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Virtue: Empathy

22nd September 2021

HOM: Listening with understanding and empathy


“You never really understand a person until you consider things from his point of view… Until you climb inside of his skin and walk around in it.”

(Harper Lee, To Kill a Mockingbird)


‘To Kill a Mockingbird’ used to be a regular text for GCSE and I remember my sons studying it when they were at school. I also remember watching with them, the brilliant film version of the novel, starring Gregory Peck. It is a story of justice and injustice which resonates strongly with young people and you root for the protagonists.

Atticus Finch is a lawyer and resident of the fictional Maycomb County, Alabama and the father of Jeremy “Jem” Finch and Jean Louise “Scout” Finch. He represents the African-American man Tom Robinson in his trial where he is wrongly charged with the rape of Mayella Ewell. Harper Lee based the character on her own father and it explores prejudice and racial tension.

In the novel, Atticus Finch utters the words of the above quotation  as he tries to teach his young daughter, Scout, how better to understand people’s inner motives and get along with them better as a result of it. To really understand a person and know their ways, one has to distance themselves from their own habitual point of view, seek to get inside another person’s mind and to learn their pattern of thinking and the reasons why they do the things they do.

Atticus is well known for his compassion and sympathy for people, even the ones he doesn’t like. In this situation he tries to persuade his daughter not to be angry with Miss Caroline, her school teacher, for her strange behaviour at school. He explains that this behaviour probably wasn’t intentional, because the teacher might just have tried to do the best she can do in the circumstances known to her.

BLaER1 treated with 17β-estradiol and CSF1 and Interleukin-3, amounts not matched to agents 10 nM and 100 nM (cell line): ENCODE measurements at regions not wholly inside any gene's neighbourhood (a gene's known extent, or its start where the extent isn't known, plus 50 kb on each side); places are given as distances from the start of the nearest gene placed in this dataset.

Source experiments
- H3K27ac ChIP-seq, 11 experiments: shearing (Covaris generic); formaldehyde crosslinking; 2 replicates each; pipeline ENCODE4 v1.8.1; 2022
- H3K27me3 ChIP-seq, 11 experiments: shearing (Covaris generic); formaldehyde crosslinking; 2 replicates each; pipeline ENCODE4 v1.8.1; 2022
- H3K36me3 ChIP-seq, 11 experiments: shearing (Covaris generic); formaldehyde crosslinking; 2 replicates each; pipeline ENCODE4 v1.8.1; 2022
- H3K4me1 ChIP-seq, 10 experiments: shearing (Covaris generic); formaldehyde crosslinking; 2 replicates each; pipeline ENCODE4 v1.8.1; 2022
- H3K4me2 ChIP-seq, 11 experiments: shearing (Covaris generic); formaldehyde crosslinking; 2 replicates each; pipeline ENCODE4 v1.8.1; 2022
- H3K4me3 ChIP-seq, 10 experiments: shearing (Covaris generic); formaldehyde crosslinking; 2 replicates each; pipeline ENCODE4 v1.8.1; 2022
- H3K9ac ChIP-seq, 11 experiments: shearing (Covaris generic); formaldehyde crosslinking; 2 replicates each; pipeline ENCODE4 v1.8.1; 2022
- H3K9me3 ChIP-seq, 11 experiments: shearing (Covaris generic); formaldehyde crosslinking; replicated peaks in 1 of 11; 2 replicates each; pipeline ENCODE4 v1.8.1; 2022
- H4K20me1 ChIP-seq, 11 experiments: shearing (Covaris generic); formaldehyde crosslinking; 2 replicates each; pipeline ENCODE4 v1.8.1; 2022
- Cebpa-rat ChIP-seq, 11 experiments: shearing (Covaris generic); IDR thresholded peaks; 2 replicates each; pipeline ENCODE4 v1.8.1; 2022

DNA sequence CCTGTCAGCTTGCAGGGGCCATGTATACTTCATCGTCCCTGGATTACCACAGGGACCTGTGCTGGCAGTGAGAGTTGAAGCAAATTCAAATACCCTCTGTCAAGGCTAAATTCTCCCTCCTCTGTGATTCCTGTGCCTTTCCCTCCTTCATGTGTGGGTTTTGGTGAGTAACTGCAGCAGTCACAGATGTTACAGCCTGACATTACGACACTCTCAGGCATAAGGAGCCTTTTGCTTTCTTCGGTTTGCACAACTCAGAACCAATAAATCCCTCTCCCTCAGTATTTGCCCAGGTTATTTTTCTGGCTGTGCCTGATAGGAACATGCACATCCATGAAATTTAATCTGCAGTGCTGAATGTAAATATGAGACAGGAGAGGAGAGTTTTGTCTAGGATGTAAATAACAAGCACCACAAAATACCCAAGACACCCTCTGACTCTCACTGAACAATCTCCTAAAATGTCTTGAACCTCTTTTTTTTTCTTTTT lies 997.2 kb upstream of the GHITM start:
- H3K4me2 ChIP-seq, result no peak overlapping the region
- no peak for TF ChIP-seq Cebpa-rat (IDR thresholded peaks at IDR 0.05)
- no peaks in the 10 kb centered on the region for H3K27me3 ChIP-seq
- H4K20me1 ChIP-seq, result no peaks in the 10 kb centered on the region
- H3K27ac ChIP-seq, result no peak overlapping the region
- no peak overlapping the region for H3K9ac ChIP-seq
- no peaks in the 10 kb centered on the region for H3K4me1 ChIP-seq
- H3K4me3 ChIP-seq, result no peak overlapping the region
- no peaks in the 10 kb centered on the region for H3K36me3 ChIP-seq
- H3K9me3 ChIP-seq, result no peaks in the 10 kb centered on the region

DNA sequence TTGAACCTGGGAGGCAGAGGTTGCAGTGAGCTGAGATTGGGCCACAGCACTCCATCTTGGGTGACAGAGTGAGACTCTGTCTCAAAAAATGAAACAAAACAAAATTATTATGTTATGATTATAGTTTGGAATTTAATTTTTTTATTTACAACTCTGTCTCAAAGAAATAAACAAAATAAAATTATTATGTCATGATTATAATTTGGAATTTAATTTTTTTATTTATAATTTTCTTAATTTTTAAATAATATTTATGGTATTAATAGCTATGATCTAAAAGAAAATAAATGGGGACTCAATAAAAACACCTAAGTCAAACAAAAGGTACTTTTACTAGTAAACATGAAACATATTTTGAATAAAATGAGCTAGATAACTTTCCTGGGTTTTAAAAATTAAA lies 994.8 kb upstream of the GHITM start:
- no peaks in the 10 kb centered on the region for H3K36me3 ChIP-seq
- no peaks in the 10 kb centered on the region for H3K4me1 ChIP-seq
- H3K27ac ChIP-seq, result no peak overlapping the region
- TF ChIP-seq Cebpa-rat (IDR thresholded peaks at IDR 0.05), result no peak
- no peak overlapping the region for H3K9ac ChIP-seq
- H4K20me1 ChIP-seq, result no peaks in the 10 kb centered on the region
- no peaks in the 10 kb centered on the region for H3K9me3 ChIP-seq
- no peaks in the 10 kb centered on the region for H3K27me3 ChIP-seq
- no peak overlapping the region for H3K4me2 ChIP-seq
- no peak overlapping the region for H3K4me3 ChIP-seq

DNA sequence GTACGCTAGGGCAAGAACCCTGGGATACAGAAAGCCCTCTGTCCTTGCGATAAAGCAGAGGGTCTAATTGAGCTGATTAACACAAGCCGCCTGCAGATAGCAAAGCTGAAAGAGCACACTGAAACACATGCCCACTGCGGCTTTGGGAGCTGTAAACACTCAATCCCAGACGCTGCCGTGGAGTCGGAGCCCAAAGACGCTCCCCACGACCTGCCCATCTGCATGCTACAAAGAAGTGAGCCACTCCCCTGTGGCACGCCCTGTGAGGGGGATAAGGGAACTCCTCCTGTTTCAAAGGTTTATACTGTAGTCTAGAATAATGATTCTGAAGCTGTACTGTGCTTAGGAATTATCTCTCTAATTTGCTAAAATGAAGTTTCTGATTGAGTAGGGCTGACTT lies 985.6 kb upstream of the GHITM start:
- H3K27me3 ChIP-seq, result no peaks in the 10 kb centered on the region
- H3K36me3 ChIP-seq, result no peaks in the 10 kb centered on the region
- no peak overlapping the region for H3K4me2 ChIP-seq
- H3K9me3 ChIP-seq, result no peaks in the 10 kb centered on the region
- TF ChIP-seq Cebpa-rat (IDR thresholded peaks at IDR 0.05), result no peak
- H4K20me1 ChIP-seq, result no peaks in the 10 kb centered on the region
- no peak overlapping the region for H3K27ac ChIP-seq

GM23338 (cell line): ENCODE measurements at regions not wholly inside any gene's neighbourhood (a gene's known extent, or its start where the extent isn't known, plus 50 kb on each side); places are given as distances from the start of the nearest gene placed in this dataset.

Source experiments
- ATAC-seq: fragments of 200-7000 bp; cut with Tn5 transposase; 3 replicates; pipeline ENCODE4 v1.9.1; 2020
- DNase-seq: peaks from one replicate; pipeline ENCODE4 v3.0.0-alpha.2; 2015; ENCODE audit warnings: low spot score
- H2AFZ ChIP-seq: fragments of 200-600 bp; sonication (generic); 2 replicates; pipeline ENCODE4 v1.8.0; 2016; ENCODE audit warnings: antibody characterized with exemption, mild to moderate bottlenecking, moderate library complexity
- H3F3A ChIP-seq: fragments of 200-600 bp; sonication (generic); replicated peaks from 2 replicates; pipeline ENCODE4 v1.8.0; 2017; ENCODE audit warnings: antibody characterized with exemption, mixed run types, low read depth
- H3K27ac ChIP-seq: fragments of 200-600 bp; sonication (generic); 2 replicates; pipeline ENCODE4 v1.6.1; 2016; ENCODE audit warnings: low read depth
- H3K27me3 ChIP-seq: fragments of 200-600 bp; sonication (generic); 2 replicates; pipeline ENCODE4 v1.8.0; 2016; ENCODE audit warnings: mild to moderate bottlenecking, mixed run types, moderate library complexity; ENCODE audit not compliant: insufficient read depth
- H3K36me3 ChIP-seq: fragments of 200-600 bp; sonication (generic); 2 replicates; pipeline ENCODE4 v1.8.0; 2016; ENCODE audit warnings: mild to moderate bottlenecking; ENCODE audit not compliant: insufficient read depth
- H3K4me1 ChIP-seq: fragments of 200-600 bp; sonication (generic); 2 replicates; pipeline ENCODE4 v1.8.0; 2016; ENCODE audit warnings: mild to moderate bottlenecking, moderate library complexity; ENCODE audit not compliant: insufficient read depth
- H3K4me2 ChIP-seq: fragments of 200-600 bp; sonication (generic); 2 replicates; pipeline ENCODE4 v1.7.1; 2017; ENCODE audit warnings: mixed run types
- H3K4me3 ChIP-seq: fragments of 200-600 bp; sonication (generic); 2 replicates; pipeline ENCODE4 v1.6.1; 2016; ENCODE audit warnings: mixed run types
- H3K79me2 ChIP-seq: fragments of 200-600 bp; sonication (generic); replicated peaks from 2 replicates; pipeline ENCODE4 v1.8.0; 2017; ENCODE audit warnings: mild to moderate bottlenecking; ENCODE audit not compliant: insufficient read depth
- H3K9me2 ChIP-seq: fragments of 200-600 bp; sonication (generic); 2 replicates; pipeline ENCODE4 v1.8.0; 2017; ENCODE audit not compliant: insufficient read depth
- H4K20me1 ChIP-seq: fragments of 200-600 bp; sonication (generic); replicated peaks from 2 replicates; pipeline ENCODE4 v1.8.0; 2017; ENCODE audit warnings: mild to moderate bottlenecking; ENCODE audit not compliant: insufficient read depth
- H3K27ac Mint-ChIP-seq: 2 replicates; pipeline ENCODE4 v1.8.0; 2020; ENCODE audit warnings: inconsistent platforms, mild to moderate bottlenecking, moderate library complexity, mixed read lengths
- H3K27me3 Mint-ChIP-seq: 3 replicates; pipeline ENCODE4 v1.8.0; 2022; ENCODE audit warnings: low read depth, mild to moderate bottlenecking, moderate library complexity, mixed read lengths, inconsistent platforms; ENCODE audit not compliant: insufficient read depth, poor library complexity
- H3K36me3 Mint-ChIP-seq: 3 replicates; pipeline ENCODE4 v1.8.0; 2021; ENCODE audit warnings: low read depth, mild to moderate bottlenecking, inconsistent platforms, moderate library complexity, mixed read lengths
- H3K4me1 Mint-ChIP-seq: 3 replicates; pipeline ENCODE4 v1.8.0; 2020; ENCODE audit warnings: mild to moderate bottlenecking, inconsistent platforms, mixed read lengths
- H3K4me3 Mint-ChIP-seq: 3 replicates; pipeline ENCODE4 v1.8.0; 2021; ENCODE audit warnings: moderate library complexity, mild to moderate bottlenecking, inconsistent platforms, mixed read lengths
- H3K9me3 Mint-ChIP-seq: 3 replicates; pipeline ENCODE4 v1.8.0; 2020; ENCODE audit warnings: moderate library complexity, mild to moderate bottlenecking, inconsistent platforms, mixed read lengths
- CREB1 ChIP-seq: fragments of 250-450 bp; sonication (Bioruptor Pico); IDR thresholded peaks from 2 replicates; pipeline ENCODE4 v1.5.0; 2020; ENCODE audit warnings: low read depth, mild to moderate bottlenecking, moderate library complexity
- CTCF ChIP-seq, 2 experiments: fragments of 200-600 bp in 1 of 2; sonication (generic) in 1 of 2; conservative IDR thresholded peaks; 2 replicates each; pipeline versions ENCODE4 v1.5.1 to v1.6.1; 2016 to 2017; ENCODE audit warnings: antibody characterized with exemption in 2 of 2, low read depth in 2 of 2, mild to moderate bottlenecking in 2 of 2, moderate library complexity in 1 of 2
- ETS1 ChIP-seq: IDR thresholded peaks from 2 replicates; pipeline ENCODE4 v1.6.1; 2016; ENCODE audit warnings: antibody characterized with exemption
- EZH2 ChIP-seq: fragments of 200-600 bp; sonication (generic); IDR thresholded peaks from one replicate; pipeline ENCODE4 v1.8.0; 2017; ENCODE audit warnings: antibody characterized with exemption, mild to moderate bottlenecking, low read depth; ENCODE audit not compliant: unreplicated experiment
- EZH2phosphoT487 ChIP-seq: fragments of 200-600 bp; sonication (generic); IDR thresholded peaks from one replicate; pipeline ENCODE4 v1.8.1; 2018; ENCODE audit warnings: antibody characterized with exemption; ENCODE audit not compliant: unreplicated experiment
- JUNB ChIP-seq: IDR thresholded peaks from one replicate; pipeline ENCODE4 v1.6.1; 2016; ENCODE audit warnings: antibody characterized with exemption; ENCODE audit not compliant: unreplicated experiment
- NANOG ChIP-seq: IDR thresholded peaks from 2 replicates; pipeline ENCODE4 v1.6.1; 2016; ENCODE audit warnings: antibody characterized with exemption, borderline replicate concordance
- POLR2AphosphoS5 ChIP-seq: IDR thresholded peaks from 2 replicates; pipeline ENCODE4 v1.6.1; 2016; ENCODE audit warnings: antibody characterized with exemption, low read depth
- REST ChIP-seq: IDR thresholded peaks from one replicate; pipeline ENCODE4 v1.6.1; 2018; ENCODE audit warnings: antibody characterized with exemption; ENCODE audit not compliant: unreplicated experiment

This is important advice for any child. Learning it offers both a new and useful perspective and an important moral lesson, which enables Scout to build her empathy and improve as a person.

And so this week our focus is on empathy as a virtue. It is a quality that enables us to see the world through different eyes and to set aside simple judgement of others. To show empathy is to identify with another’s feelings. It is to emotionally put yourself in the place of another.

Once we understand more how another person feels, we can show empathy by acknowledging the emotion. We can say things like “I can see that you are really bothered by this” or “I can understand why you are upset”. Many times the simple act of showing empathy is just as meaningful to the person hurting as having a solution to their problem. We can also show empathy through a simple sign of affection such as hug or a supportive hand on the shoulder.

Empathy is certainly something we could use more of in today’s society. Our human ability to empathize is often the first step on the road to loving and serving each other with greater compassion. When we lack empathy we may be quick to judge and act with prejudice. When we develop empathy we consider things from another point of view, leading to greater understanding, and in a way that we would wish to be understood too.

Christine Crossley